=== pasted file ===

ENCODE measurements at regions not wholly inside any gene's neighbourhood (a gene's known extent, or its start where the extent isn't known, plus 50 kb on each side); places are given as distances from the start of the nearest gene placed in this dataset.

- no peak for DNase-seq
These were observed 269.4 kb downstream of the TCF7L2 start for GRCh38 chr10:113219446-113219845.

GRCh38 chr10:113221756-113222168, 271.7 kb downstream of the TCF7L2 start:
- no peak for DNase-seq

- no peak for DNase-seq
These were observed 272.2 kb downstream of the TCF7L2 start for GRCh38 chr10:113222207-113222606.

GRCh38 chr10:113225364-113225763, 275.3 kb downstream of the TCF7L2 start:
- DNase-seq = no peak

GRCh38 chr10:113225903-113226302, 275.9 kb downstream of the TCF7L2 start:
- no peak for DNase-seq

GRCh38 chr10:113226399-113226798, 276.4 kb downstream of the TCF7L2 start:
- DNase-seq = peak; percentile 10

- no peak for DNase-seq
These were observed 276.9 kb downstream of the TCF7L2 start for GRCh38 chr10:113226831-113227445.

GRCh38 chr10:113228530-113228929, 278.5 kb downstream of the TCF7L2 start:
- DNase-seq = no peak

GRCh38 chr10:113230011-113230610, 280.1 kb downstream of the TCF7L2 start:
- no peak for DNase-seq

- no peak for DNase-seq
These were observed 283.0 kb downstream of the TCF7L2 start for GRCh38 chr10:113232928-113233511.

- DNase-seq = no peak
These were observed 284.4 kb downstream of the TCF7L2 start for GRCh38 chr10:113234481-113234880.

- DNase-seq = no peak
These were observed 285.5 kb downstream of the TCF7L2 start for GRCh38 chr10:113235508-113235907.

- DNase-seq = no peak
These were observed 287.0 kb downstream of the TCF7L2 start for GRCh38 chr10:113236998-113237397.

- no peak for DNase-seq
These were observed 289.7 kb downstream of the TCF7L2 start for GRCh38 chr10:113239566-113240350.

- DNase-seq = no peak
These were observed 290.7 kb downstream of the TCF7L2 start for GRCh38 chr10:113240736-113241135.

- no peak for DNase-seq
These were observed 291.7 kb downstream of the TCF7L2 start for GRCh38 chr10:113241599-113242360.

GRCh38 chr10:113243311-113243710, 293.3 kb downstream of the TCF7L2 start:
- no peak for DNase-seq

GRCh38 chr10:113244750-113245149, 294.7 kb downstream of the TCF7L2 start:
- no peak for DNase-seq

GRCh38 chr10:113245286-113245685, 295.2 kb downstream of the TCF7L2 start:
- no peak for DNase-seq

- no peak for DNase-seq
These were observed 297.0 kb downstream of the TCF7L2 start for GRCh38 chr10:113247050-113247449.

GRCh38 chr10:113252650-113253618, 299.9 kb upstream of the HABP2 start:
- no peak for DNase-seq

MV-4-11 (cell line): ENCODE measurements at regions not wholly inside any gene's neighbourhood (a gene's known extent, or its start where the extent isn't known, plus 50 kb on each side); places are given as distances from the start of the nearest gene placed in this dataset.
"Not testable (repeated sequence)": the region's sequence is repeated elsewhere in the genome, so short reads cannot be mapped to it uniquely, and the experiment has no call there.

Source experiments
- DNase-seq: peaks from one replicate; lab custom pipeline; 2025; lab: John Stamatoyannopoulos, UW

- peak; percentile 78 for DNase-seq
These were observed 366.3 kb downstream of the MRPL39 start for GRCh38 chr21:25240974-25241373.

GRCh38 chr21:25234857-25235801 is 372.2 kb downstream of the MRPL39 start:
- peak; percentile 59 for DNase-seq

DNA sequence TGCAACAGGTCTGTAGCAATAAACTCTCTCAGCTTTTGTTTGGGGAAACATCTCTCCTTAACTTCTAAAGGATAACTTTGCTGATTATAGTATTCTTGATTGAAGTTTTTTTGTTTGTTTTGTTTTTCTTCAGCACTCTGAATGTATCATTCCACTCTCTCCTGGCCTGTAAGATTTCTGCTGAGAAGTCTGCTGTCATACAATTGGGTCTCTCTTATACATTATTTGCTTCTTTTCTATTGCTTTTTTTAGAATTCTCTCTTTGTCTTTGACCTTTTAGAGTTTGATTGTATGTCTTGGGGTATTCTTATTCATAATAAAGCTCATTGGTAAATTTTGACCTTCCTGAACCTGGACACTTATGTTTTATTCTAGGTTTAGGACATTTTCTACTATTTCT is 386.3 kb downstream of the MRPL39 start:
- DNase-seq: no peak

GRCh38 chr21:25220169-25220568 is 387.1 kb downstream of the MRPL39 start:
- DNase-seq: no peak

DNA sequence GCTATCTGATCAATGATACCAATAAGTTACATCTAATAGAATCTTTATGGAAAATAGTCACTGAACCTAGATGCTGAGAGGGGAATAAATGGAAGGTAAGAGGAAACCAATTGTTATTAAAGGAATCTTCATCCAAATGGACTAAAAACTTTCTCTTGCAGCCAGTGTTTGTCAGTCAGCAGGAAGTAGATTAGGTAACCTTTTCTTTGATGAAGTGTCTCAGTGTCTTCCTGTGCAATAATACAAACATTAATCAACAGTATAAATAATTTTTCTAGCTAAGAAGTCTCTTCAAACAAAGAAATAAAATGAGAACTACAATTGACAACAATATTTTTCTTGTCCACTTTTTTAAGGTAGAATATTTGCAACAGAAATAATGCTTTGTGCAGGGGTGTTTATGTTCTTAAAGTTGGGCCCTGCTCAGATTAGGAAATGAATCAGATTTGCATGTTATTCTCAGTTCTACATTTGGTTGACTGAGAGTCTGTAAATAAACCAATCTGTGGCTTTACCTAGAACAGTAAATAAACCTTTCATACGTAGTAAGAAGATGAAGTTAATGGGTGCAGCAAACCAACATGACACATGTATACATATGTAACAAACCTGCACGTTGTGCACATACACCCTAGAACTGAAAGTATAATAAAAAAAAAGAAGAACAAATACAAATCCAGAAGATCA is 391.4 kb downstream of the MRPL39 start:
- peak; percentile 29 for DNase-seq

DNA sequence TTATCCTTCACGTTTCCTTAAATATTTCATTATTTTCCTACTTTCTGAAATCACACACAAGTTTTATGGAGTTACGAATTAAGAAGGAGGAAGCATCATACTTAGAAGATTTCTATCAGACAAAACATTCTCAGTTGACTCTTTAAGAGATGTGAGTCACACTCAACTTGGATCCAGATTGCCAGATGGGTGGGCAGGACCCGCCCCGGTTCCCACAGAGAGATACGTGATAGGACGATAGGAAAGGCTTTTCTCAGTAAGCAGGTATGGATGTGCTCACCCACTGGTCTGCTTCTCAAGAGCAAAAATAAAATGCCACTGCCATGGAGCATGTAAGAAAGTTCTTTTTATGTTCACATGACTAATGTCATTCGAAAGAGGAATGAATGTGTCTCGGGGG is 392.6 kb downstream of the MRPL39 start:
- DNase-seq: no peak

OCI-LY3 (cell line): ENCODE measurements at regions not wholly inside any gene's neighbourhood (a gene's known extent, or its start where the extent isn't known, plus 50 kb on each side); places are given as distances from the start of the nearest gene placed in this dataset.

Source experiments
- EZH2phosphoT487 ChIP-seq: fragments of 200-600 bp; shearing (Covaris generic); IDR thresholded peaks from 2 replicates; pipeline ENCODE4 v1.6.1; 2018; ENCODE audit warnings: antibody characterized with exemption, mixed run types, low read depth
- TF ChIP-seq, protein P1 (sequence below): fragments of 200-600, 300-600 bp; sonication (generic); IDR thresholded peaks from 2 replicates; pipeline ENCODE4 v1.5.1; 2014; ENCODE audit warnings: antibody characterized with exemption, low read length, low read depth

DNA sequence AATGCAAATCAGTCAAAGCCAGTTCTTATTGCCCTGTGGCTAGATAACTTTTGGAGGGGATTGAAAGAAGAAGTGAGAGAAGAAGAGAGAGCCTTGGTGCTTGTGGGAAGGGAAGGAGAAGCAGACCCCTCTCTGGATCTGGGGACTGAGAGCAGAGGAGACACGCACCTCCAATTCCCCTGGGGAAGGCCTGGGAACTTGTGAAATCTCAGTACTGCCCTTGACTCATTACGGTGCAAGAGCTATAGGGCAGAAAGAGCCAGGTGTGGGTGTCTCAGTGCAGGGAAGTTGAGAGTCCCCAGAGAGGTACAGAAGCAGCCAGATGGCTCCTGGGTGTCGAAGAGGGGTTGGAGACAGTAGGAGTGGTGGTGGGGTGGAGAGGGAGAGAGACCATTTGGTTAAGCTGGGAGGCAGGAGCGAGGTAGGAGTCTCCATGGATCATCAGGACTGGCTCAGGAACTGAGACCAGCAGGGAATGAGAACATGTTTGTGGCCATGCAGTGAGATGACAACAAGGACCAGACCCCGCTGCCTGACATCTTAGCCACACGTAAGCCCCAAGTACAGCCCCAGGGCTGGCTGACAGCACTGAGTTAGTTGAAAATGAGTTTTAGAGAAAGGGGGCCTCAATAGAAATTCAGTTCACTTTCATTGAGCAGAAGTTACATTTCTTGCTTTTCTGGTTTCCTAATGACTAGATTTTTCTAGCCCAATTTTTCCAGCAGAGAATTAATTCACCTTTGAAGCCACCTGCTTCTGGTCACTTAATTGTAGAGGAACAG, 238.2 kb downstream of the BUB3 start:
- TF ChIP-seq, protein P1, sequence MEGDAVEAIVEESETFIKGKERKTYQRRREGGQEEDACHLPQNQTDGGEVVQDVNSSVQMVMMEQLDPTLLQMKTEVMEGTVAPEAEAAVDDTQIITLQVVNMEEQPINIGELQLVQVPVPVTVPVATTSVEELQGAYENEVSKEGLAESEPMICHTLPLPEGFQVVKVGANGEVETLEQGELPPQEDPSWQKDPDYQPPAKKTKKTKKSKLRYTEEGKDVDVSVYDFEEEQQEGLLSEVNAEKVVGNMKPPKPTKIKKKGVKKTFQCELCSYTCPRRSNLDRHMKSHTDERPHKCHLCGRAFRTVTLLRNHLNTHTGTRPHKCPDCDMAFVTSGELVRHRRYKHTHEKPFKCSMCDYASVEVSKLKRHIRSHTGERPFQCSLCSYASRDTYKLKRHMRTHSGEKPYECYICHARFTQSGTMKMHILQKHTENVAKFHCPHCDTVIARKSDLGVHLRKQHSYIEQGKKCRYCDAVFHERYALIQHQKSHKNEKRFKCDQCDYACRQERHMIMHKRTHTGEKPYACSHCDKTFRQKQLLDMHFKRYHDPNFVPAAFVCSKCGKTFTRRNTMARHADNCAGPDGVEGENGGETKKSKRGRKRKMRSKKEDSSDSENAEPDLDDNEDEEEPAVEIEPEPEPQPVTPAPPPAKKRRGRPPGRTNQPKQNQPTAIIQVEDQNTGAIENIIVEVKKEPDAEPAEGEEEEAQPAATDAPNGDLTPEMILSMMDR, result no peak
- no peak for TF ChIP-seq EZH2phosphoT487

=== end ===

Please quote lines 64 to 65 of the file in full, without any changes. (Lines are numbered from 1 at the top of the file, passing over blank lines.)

DNA sequence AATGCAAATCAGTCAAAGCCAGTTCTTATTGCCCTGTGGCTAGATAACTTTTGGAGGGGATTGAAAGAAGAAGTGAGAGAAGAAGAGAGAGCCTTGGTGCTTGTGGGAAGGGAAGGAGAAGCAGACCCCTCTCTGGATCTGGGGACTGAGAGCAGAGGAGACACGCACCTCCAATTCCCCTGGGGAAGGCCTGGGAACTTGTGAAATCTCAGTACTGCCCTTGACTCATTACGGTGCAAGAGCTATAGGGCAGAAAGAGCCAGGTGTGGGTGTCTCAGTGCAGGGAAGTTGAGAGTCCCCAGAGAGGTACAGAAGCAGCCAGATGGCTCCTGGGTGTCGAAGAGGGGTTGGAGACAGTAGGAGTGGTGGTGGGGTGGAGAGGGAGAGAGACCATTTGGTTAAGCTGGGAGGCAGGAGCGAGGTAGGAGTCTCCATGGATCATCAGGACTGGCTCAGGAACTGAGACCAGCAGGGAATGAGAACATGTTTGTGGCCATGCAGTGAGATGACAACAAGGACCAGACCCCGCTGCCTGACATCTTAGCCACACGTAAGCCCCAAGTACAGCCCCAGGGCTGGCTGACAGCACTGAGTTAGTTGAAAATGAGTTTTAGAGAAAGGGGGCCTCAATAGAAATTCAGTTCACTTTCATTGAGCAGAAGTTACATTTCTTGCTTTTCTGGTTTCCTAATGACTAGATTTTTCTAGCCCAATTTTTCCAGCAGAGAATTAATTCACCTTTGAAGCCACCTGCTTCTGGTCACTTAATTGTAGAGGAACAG, 238.2 kb downstream of the BUB3 start:
- TF ChIP-seq, protein P1, sequence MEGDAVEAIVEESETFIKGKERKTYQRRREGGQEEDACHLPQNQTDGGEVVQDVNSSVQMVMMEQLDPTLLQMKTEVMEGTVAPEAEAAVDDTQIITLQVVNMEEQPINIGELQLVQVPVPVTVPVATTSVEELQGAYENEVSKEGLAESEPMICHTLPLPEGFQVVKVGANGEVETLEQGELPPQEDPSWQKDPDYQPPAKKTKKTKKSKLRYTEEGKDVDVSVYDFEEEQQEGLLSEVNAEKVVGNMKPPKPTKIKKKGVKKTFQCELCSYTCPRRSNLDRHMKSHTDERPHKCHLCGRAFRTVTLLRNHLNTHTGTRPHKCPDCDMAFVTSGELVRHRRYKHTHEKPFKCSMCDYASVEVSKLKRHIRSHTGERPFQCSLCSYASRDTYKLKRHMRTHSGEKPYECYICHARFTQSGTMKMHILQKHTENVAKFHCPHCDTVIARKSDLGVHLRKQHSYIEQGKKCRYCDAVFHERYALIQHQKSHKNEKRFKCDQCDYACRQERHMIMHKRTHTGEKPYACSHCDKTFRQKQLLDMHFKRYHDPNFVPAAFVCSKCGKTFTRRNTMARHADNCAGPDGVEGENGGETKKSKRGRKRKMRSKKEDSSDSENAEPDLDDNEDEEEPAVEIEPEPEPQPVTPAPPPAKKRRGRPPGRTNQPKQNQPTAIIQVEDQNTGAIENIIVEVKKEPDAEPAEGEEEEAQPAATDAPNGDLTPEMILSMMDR, result no peak